Most Flexible: Tojiro Bread Slicer
What We Like: Thin, flexible blade; affordable; comfortable grip
What We Don't Like: Unwieldy length
Crafted with long-lasting high-carbon stainless steel, the Tojiro Bread Slicer has a thin, stamped, Japanese-style blade and a natural wood handle with stainless steel rivets for a comfortable grip. The blade is corrosion-resistant, and feels springy in your hand, making easy work of odd-shaped melons or delicate pastries.
Like other Japanese-style blades, the Tojiro is razor-sharp. It deftly slices through bread with minimal pressure. The flexibility of the blade can be a hindrance with harder-edged foods. The blade can bend or bow, but the sharp teeth should still get the job done. And, when presented with a ripe tomato, that flexible blade will enable a thin, clean slice with little effort. The durable materials and intuitive design will keep this blade sharp for a long time.
Blade Length: 9.25 inches | Handle Material: Wooden | Blade Material: High-carbon stainless steel
Related: The Best Knife Sets
Best Edge Retention: Wusthof Classic Double Serrated 9-Inch Bread Knife
What We Like: Extremely sharp, well-balanced
What We Don't Like: Expensive
Known for razor-sharp edges, German craftsmanship, and sleek design, Wusthof delivers a durable, reliable bread knife to add to your kitchen arsenal. The Classic Double-Serrated 9-Inch Bread Knife features a full tang with riveted handles, full bolster, and finger guard for ultimate comfort and safety. And, the high-carbon stainless steel is precision forged for heft and longevity.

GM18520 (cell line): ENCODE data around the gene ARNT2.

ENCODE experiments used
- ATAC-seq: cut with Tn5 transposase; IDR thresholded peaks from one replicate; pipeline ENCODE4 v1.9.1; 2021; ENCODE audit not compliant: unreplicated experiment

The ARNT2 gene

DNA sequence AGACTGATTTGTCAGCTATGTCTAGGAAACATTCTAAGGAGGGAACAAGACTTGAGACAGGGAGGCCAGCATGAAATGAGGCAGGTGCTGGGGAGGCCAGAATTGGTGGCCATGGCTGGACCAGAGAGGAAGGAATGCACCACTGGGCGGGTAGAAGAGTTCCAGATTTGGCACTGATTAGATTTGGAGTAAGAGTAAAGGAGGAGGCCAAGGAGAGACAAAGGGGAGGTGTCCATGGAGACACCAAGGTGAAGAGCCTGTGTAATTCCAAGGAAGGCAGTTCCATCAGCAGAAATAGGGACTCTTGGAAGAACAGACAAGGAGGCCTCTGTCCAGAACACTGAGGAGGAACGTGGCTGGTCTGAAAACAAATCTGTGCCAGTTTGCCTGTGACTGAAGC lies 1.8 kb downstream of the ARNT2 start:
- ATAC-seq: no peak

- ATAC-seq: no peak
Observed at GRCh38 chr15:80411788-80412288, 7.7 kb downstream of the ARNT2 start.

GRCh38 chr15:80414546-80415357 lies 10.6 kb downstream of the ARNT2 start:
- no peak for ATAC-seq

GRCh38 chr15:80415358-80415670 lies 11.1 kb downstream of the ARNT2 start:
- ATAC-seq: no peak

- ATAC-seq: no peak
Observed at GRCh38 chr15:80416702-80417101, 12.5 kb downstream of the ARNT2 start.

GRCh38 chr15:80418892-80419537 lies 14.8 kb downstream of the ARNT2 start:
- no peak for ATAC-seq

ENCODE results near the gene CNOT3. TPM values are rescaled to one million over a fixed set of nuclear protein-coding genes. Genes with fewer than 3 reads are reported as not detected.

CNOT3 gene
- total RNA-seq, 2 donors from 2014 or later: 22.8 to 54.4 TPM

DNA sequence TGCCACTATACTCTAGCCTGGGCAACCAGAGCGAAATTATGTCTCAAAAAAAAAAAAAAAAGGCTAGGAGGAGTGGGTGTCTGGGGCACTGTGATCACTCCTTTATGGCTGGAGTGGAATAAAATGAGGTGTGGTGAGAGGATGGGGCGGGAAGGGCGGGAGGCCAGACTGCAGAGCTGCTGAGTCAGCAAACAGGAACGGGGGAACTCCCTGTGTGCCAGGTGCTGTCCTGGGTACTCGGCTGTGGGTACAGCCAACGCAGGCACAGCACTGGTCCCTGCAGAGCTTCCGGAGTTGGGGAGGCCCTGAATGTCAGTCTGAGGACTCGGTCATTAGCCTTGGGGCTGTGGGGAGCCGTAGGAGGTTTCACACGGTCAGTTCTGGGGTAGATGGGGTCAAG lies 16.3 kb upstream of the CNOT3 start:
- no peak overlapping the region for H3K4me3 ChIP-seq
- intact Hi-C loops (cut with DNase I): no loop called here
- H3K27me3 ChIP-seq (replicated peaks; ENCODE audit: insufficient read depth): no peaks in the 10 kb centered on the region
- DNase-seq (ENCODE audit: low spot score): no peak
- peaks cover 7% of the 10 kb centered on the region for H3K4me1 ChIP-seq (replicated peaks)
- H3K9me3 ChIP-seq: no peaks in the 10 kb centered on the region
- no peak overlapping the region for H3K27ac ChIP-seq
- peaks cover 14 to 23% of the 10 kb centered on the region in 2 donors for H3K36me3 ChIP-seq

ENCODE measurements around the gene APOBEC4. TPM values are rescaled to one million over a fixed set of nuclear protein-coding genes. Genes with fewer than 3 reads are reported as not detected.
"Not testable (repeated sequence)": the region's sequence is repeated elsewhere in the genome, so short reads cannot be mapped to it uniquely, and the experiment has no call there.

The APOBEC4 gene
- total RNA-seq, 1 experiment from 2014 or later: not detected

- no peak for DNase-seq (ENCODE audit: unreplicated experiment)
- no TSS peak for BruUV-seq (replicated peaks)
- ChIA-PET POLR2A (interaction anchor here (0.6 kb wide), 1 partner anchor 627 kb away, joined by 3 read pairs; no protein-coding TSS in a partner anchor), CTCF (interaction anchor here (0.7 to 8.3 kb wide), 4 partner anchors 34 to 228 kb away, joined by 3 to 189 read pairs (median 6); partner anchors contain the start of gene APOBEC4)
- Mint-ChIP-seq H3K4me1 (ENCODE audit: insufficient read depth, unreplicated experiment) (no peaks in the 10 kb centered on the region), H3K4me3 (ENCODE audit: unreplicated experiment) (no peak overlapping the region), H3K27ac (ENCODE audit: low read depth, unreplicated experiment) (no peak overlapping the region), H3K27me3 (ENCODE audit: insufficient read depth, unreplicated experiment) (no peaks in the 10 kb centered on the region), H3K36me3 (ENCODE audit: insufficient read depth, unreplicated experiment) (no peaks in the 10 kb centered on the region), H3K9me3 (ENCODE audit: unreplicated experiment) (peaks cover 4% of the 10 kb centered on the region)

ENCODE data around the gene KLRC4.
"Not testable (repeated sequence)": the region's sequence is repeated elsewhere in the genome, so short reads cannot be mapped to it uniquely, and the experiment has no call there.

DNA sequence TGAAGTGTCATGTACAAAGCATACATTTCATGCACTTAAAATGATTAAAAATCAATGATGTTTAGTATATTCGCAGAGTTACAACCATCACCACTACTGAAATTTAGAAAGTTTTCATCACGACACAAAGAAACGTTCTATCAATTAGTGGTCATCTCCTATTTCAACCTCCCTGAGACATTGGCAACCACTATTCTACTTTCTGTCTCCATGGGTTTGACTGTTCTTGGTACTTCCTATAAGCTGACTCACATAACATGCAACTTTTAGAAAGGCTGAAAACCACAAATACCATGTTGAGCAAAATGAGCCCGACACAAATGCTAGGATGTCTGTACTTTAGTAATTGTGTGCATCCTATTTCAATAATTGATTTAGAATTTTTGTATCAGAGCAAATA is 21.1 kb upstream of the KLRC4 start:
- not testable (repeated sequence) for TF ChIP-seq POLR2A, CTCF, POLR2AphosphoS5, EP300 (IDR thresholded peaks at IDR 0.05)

Wusthof’s proprietary edging technology ensures it produces sharper knives with better edge retention, especially important with a bread knife that has serrated edges. The bonus on this model is the double serrations—crusty loaves stay flaky on the outside and tender on the inside, and the teeth on this knife slice a tomato cleanly with ease.
Blade Length: 9 inches | Handle Material: Polyoxymethylene (POM) | Blade Material: High-carbon stainless steel
Related: The Best Steak Knives
If you are looking for an affordable, reliable Japanese-style bread knife, we recommend the Mercer Culinary Millennia Wavy Edge (view at Amazon) because of its sharp edges, high-carbon steel blade, and comfortable grip. If wrist strain is a concern, try the Victorinox Fibrox Pro Serrated 9-Inch Offset Knife (view at Amazon) for maximum comfort and a reliably sharp blade.
What to Look for When Buying a Bread Knife
When shopping for a bread knife, be sure you are looking at blade length. Blades usually fall between 8 and 10 inches plus the handle length. A shorter blade may offer more control, but a longer blade can cover larger loaves. The common wisdom is the longer the blade, the better because it offers versatility with foods other than bread and efficiency when slicing a full loaf. But, an important consideration is the flexibility of the blade—a long blade does no good if it bows from pressure when tackling a big job.